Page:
Why is there no ruling to offset Mandatory Loops?

As pointed out in a recent question: Marauding Raptor and Polyraptor - what happens when a loop has no exit? Which states this ruling

721.4. If a loop contains only mandatory actions, the game is a draw. (See rules 104.4b and 104.4f.)

Now I understand within the confines of the game that certain cards have been created and balanced with mandatory actions that once cast can not be deviated from. This is part of card design- which is a whole different topic, but sometimes these have the unintended consequence of looping forever.

Non-optional unintended loops are presumably outside of the preferred intended play by the designers, and it leads me to wonder if any effort has been done to investigate outs for when these situations arise (eg. after a mandatory-loop, loops x100 then remove any further triggered/replacement effects.)

Allowing a hard break to certain loops might allow some niche decks to arise, perhaps this might lead to a negative impact on certain formats, which might be why this decision was done?

So ideally I am looking for any sources which point to why they have decided to leave this rule as such, and for so long. Has any past attempts at reanalyzing this rule come up?

Disclaimers: Mainly looking for reasons within sanctions tournament rules, or other official events, but creditable sources outside that may be acceptable answers.

  • 5
    Don't have any official sources, but I'd suspect with game like Magic that has so many possible interactions (both currently and with future cards) it's probably safer to just have a safety net like this. Say those loops exited after 100 iterations, where in that loop do you exit? And how do you determine game state (an already ambiguous term) after that? For a two card combo like the one cited in your question, that might not be too hard. But what about 3, 4, 5 or 10+ card combos? Also, why is going to a draw always a bad thing? If you are losing and can force a draw, is that really bad?
    – Becuzz
    Commented Mar 17, 2020 at 16:26
  • 1
    I suspect the real answer is rather uninteresting - this is a niche problem which would require a very inelegant and technical solution (see also murgatroid99's answer why it's not so easy as "stop after X iterations"). Just defining these games to be a draw is the easiest and cleanest solution that always works. Also, Magic design has started to favour optional triggers over mandatory ones in recent years, so the problem is bound to become even more niche.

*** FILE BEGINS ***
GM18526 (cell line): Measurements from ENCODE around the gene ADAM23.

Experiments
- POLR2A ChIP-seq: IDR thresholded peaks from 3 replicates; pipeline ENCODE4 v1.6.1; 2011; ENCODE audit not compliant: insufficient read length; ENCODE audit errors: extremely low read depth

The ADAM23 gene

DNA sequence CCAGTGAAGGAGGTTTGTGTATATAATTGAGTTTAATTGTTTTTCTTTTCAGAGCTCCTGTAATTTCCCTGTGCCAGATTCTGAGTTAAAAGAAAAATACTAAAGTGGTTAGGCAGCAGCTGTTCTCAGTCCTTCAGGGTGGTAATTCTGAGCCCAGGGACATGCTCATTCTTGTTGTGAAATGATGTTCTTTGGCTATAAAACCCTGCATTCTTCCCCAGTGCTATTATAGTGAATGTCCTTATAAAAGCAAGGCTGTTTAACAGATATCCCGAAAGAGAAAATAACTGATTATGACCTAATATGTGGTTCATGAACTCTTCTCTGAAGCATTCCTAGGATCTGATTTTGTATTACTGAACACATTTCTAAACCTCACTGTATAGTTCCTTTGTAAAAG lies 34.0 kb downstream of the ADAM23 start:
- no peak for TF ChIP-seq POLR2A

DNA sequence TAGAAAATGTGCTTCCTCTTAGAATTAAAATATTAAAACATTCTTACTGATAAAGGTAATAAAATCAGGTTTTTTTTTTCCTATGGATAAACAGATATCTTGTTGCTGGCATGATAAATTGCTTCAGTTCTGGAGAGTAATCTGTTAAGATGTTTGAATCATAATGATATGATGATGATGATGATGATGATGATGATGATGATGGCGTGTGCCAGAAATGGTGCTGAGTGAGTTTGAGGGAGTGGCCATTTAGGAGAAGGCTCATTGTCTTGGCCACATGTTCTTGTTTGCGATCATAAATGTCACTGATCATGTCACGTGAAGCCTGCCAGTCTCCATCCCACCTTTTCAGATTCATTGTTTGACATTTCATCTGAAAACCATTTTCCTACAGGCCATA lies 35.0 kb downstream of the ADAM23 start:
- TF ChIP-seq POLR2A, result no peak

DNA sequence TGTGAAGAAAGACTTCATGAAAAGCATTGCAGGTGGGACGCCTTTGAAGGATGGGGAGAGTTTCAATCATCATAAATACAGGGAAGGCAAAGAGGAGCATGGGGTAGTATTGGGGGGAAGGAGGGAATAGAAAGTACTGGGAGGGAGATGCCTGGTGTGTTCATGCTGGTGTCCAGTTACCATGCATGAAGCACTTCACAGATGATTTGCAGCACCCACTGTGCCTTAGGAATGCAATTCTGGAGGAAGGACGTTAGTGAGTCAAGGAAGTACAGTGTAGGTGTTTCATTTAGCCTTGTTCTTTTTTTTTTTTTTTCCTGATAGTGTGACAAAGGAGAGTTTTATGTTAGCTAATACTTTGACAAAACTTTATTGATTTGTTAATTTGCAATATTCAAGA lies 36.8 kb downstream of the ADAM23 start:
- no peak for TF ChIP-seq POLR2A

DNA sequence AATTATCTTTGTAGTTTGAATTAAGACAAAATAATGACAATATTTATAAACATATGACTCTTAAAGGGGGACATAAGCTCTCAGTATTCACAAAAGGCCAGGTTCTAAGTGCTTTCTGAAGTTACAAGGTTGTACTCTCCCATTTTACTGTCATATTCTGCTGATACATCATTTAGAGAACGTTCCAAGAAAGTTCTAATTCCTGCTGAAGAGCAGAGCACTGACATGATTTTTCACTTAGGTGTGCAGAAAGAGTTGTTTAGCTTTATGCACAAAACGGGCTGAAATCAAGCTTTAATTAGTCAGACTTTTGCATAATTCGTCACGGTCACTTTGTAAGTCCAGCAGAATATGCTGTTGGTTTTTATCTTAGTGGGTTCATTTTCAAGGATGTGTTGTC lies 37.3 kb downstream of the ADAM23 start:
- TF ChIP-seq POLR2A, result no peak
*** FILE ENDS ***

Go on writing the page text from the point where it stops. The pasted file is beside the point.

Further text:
– xLeitix
    Commented Mar 18, 2020 at 15:27
  • For optional triggers the solution is simple - if choices you make lead to an endless loop, you can decide how often you want it to happen, but you do need to make a decision that breaks the loop eventually.
    – xLeitix
    Commented Mar 18, 2020 at 15:29

2 Answers 2


There is no reasonable way to eliminate all mandatory loops, so this rule would still be needed for loops that can't be eliminated. For simplicity, it's better to just have the one rule.

The biggest problem with trying to stop mandatory loops is listing what exactly stops happening, and putting the game in a valid state afterward. The simplest loops are the kind you describe, where one ability triggers, and the resolution of that ability causes another ability to trigger, and so on until the first ability triggers again and you end up in a loop. But there are other kinds of mandatory loops that are a lot harder to cut off.

One of the strangest mandatory loops in the game involves the card Lich's Mirror. If a player controls a Lich's Mirror that they do not own, and gets 10 poison counters, the Mirror's ability replaces the state-based action that would make the player lose, but the Mirror itself stays on the battlefield, so when state-based actions are re-evaluated, exactly the same thing happens. Stopping this loop would require either suspending the rule that causes state-based actions to be rechecked after they do something, or making the Lich's Mirror's replacement effect no longer function. In other words, that player either loses immediately, or becomes nearly unkillable, and both changes have other unpleasant implications. Ending the game in a draw is a reasonable compromise.

There are also several cards with "state-triggered abilities", which trigger on a particular game state, instead of an event. Some combination of those cards allow those abilities to trigger and resolve without changing the game state, so they immediately trigger again. There's no good way to change the game state so that those abilities stop triggering.